In the 1960s, John Powers resigned from his position as president of a major publishing company and pursued his passion for collecting contemporary American art and antique Japanese art. His enthusiasm for Japanese art prompted him, along with his wife, Kimiko, to travel extensively throughout Japan and meet with art dealers and scholars to learn more about the works they wanted to collect.
The ’60s proved an ideal time for the Powerses to begin collecting. Japanese art was not widely known, and its obscurity allowed them to build a collection focused on exquisite pieces without the stress of competing collectors. Today, the Powers Collection is recognized as the premier collection of Japanese art in the United States and as one of the largest collections outside of Japan. Throughout their years of collecting, John and Kimiko Powers gathered together more than 300 paintings, scrolls, Buddhist sculptures, calligraphy, and illuminated documents that reveal the stories and innovation of Japan’s artistic evolutions.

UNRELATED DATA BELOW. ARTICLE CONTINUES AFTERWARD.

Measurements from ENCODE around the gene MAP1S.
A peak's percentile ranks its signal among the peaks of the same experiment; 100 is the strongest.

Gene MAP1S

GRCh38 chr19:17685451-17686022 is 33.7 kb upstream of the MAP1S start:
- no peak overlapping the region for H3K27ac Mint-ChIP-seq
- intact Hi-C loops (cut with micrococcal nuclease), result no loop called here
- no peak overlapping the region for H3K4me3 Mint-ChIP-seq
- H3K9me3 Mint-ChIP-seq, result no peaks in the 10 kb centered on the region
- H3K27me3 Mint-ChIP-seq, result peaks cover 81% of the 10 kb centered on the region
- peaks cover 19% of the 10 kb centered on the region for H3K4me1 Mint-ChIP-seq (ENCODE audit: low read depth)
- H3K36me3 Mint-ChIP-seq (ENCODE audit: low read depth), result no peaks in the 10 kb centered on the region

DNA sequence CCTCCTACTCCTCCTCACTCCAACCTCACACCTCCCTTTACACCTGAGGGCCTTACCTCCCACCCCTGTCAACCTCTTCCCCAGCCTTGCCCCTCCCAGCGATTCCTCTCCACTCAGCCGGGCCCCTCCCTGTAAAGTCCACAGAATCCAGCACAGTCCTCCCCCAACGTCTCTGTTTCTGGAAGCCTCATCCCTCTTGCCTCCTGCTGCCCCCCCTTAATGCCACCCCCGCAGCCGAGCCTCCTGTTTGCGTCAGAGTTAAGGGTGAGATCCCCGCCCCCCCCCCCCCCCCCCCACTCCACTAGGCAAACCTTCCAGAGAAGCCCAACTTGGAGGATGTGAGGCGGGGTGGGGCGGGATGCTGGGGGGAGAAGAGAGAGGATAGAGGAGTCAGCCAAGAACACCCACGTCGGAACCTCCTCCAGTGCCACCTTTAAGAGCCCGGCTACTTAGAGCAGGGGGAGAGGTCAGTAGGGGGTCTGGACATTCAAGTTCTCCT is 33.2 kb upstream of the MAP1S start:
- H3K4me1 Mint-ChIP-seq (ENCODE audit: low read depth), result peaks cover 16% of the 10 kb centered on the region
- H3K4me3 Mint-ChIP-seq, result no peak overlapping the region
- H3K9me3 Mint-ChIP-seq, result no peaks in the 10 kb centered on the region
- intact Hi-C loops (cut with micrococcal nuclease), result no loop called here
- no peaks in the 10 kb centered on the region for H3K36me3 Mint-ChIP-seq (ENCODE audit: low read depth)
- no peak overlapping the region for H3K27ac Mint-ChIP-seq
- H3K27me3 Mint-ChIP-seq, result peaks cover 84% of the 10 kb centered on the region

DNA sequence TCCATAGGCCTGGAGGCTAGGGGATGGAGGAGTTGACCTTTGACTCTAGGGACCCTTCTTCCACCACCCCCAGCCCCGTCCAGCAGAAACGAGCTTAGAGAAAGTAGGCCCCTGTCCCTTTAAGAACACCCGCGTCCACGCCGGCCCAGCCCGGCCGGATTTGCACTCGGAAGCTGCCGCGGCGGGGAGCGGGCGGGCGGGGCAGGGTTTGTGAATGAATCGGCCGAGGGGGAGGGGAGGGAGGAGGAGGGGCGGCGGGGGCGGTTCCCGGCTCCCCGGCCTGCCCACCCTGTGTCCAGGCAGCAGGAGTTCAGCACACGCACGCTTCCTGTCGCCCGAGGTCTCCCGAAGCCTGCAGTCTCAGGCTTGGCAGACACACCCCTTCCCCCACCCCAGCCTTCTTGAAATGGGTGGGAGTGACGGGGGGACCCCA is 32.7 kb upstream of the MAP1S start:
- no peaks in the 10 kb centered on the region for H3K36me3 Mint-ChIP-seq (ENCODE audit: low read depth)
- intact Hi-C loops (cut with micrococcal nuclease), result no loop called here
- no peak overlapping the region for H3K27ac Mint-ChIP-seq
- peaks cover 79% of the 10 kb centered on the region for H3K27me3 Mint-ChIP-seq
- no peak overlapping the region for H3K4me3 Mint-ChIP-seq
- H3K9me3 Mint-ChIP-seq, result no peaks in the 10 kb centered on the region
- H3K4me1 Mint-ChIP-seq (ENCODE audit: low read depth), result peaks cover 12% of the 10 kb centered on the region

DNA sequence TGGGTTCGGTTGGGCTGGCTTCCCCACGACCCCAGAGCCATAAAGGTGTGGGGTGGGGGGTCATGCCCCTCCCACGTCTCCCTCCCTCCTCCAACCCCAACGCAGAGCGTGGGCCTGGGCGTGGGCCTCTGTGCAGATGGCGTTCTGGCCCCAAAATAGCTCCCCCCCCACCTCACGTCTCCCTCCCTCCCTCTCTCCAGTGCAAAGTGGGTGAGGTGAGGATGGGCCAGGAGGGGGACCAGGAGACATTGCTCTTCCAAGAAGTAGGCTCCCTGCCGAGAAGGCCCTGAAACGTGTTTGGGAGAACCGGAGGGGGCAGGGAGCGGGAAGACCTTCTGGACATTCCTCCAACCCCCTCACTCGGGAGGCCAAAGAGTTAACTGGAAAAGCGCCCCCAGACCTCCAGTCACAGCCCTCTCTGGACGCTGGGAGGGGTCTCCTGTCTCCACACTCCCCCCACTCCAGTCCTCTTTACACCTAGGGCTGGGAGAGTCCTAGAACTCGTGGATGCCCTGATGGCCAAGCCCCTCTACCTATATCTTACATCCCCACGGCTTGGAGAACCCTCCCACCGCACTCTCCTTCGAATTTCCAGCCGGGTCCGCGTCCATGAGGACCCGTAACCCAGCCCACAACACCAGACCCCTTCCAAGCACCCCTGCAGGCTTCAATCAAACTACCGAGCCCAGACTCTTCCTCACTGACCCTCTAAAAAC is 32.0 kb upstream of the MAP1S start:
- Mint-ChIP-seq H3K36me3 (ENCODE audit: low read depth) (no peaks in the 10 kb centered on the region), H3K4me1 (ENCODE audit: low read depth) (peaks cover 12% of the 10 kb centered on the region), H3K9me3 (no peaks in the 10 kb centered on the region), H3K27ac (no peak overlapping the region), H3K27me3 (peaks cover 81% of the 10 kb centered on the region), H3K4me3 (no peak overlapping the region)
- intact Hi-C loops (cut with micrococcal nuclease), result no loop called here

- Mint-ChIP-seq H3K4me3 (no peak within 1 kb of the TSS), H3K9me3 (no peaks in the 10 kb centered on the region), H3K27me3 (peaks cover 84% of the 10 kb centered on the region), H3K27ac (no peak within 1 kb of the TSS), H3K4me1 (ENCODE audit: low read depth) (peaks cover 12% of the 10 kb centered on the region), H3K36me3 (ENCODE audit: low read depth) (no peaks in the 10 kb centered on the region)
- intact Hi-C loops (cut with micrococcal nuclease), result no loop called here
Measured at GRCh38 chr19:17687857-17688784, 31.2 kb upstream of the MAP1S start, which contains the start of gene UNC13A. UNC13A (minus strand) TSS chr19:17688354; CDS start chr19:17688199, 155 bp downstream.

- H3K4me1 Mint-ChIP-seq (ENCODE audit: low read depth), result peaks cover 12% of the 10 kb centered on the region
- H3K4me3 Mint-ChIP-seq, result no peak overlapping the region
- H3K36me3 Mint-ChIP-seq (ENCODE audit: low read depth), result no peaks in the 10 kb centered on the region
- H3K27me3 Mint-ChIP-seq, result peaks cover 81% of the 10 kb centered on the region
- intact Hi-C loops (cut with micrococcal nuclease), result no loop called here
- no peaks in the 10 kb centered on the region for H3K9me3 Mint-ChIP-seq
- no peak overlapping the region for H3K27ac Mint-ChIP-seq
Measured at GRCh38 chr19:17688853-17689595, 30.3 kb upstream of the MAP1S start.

Unrivalled Splendor: The Kimiko and John Powers Collection of Japanese Art is currently featured at the Museum of Fine Arts in Houston. The exhibition, which runs through September 23, presents eighty-five selections from the collection and highlights elaborate screens, narrative scroll paintings, and some of the earliest known examples of Buddhist art in Japan.
Marquand Books produced the 246-page catalogue that accompanies the exhibition. Designed by Zach Hooker, the catalogue presents more than eighty color illustrations of the selected works and includes an essay by Miyeko Murase that examines the importance of the objects presented in the exhibition.
photography by Jeremy Linden